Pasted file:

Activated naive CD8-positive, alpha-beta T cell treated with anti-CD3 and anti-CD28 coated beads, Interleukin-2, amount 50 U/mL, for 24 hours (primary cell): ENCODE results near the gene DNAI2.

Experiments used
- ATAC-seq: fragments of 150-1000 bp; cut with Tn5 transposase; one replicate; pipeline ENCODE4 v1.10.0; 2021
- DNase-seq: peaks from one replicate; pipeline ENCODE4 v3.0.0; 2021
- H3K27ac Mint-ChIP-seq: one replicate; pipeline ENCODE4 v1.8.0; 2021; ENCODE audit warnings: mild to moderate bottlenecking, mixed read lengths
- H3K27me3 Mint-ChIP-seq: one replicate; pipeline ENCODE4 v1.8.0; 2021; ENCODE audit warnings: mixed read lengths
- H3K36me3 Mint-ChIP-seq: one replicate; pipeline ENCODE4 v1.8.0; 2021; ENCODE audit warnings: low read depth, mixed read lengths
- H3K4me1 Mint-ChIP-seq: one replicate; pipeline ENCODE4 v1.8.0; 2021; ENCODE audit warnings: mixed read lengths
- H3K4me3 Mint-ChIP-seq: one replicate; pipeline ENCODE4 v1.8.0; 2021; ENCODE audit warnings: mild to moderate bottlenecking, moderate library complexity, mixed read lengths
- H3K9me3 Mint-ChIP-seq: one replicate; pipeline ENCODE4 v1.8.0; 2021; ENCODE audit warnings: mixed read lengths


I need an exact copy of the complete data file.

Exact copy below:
Activated naive CD8-positive, alpha-beta T cell treated with anti-CD3 and anti-CD28 coated beads, Interleukin-2, amount 50 U/mL, for 24 hours (primary cell): ENCODE results near the gene DNAI2.

Experiments used
- ATAC-seq: fragments of 150-1000 bp; cut with Tn5 transposase; one replicate; pipeline ENCODE4 v1.10.0; 2021
- DNase-seq: peaks from one replicate; pipeline ENCODE4 v3.0.0; 2021
- H3K27ac Mint-ChIP-seq: one replicate; pipeline ENCODE4 v1.8.0; 2021; ENCODE audit warnings: mild to moderate bottlenecking, mixed read lengths
- H3K27me3 Mint-ChIP-seq: one replicate; pipeline ENCODE4 v1.8.0; 2021; ENCODE audit warnings: mixed read lengths
- H3K36me3 Mint-ChIP-seq: one replicate; pipeline ENCODE4 v1.8.0; 2021; ENCODE audit warnings: low read depth, mixed read lengths
- H3K4me1 Mint-ChIP-seq: one replicate; pipeline ENCODE4 v1.8.0; 2021; ENCODE audit warnings: mixed read lengths
- H3K4me3 Mint-ChIP-seq: one replicate; pipeline ENCODE4 v1.8.0; 2021; ENCODE audit warnings: mild to moderate bottlenecking, moderate library complexity, mixed read lengths
- H3K9me3 Mint-ChIP-seq: one replicate; pipeline ENCODE4 v1.8.0; 2021; ENCODE audit warnings: mixed read lengths